Winchester Art Club: Meet the artist -Tricia Spink

We spoke to some of the winning artists from this year’s Winchester Art Club exhibition to find out a little more about their work.

This week, we meet the winner of the club's Watercolour category - Tricia Spink.

Tricia Spink

Best in Category winner – Watercolour

Tricia Spink, Minutes Fly. 

Tricia, many congratulations on winning Best in Category for your watercolour painting ‘Minutes Fly’. Can you tell us more about the piece and your inspiration behind it?

This gentleman was the father of my next-door neighbour. He was a keen gardener, hence, when I asked him if he might blow a dandelion clock, he was horrified… he then acquiesced, and the portrait was the result.

Have you always enjoyed painting and how long have you been a member of Winchester Art Club?

I have been a member of the WAC since 1986, when I arrived in Winchester, having lived abroad for most of my earlier adult life. Painting was always there, even as a small child. I attended the Southampton School of Art and completed a foundation year, but my parents insisted I get a ‘proper job’, so I did a secretarial training, lived and worked in London, Canada, Australia and South Africa working in the medical field. When I came back home, I studied calligraphy, working for architects in Farnham, until I moved to Winchester. I now have a very special interest in British bumblebees and have a transect at Magdalen Hill Down Reserve. For many years, I ran courses with the Winchester Art Club, taught a few classes, and then, by default rather than choice when the wonderful Derek Butler died, I ended up as Hon. Secretary for the club.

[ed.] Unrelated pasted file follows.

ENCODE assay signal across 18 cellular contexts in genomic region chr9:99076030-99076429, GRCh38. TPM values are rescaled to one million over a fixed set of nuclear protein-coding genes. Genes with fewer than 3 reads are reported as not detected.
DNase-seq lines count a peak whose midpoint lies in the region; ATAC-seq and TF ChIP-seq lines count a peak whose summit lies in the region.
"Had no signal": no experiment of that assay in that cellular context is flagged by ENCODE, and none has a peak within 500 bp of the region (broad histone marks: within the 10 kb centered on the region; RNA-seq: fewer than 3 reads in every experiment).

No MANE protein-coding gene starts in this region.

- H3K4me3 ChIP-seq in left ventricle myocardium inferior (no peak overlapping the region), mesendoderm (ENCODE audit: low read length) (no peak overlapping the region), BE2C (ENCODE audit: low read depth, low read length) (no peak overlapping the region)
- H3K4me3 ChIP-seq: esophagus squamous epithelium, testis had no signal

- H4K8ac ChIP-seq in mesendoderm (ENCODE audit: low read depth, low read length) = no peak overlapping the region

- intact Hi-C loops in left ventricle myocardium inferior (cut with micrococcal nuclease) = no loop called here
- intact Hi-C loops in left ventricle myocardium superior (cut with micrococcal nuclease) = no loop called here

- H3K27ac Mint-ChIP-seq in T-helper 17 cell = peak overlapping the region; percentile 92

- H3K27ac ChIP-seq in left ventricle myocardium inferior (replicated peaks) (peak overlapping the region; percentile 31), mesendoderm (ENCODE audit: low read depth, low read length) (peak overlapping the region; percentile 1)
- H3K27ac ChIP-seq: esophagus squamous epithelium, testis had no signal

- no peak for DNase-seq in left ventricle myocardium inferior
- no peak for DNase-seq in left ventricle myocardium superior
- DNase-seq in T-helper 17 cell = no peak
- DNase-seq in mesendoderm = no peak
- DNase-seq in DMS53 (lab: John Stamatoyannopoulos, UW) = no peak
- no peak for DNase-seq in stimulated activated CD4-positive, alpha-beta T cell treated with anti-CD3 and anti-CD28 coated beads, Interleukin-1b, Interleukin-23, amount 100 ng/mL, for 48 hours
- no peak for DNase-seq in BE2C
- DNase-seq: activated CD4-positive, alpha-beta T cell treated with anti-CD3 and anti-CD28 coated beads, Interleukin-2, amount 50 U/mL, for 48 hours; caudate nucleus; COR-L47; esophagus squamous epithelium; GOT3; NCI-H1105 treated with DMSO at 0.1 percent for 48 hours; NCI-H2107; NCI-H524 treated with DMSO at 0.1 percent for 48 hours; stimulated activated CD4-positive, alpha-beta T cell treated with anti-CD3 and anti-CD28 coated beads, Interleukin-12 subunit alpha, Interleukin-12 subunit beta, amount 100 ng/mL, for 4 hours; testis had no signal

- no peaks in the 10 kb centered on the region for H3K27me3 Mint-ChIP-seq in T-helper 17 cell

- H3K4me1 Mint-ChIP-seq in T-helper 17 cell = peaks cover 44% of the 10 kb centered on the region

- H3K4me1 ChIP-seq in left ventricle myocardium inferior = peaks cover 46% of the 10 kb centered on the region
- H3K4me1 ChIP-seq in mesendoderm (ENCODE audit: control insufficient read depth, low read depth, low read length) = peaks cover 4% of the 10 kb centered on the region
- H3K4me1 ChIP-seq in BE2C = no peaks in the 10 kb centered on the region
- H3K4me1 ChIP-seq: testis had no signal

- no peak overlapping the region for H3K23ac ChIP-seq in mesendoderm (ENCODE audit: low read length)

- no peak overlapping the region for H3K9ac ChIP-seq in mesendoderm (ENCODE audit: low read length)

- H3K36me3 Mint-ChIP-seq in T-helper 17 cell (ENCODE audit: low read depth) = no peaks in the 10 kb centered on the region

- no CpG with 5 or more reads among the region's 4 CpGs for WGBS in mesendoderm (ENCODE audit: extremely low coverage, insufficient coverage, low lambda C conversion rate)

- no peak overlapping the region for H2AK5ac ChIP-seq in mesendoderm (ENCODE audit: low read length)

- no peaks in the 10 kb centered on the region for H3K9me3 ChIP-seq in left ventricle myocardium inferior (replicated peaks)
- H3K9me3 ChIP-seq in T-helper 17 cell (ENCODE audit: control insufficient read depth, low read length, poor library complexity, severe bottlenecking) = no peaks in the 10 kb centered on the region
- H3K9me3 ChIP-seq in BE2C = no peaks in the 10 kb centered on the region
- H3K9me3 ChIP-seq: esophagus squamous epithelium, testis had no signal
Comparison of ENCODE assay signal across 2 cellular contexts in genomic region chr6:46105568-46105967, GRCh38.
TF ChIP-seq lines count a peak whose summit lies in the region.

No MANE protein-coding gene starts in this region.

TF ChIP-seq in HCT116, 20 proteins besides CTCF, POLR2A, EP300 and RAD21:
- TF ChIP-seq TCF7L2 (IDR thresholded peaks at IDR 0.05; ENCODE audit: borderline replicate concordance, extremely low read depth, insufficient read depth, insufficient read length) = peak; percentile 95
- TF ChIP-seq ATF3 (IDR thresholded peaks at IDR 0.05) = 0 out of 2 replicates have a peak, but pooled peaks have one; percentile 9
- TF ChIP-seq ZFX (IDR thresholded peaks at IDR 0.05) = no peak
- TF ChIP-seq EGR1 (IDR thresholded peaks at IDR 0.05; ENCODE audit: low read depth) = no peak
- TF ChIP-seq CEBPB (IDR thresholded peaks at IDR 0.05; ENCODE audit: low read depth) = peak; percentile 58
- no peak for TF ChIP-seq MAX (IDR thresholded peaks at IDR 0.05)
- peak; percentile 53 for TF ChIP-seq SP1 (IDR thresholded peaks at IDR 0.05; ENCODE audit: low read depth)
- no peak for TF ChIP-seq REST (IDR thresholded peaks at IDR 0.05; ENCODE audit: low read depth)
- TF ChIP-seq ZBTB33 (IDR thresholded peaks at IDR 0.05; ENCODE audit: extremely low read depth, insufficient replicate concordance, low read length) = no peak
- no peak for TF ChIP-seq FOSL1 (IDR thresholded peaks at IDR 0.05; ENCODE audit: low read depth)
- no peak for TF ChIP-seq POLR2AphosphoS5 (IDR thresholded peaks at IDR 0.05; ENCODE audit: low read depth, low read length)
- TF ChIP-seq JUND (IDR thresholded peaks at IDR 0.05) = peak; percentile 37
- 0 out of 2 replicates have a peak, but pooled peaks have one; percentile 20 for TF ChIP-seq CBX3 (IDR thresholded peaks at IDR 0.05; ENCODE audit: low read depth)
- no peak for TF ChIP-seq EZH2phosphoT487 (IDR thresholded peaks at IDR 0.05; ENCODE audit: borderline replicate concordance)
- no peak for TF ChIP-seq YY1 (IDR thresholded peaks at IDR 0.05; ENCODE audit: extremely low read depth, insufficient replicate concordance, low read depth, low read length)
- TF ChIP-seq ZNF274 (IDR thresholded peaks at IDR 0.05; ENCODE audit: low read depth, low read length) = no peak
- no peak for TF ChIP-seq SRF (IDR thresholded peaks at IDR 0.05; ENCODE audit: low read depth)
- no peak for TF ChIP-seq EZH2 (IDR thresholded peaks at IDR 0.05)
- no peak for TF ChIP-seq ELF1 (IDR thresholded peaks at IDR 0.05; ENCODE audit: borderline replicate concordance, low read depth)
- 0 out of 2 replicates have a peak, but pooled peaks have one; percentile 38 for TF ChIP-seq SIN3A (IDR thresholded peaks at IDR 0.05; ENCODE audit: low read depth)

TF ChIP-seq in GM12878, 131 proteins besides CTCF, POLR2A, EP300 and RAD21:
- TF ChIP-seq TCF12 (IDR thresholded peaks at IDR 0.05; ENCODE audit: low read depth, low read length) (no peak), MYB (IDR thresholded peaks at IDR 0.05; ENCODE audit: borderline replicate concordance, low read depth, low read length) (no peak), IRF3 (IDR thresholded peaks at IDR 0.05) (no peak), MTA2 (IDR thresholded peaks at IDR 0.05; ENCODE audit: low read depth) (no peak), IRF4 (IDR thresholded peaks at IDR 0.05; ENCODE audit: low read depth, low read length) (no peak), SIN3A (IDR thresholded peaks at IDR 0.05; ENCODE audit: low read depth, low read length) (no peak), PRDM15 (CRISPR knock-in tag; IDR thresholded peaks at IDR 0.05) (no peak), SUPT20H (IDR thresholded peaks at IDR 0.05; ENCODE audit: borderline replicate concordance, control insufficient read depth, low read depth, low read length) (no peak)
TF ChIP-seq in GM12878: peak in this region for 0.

Tricia Spink, Quartet of Bumblebees

Is watercolour an easy medium to master?

Watercolour is reputed to be the hardest, most unforgiving medium to master. Once laid down, there is no repair. But, for its sheer immediacy and versatility, I go for it every time: for a serious project propped up on an easel, or transported beautifully in my pocket on a train to London, or when I spent two holidays trekking in the Himalayas. It is perfect for delicate illumination with calligraphy, and it can be used in the form of gouache, a similar watercolour medium with a clay base.  This provides a denser feel and can be used like acrylics or oils.

How have you found making work during a national lockdown, has this changed anything for you?

I have found the national lockdown periods quite difficult. Indeed, painting left me for the first six months, which caused dismay. It felt terrible. Then it gradually came back, and now I am managing to paint and sketch in my habitual way even though the third lockdown is with us.

Tricia Spink, Shepherd on Corn Du, Wales

Your ‘Potting Shed’ studio looks wonderful! What are the most important things you need to have around you when painting?

Tidiness! And clean water! Peace and quiet with no outside pressures – if the house is a mess, I cannot shut myself in my shed or be in the garden painting happily. Likewise, things requiring my attention elsewhere do not sit well with the desire to paint. I enjoy classical music, or Radio 4, until the news needs silencing! I prefer to paint alone rather than in company, probably because a choice must be made every second.

Tricia's 'Potting Shed' studio. 

What’s next for you?

I am preparing to submit work to the Mall Galleries: RI of Watercolour Exhibition.  The lockdown is proving a nightmare because of travel, and crossing counties.  Sadly, I may have to postpone till next year.


You can see Tricia’s stunning watercolour in our special Winchester Art Club feature here on Culture on Call.

See more of Tricia’s work here .

The exhibition and online shop are now closed.


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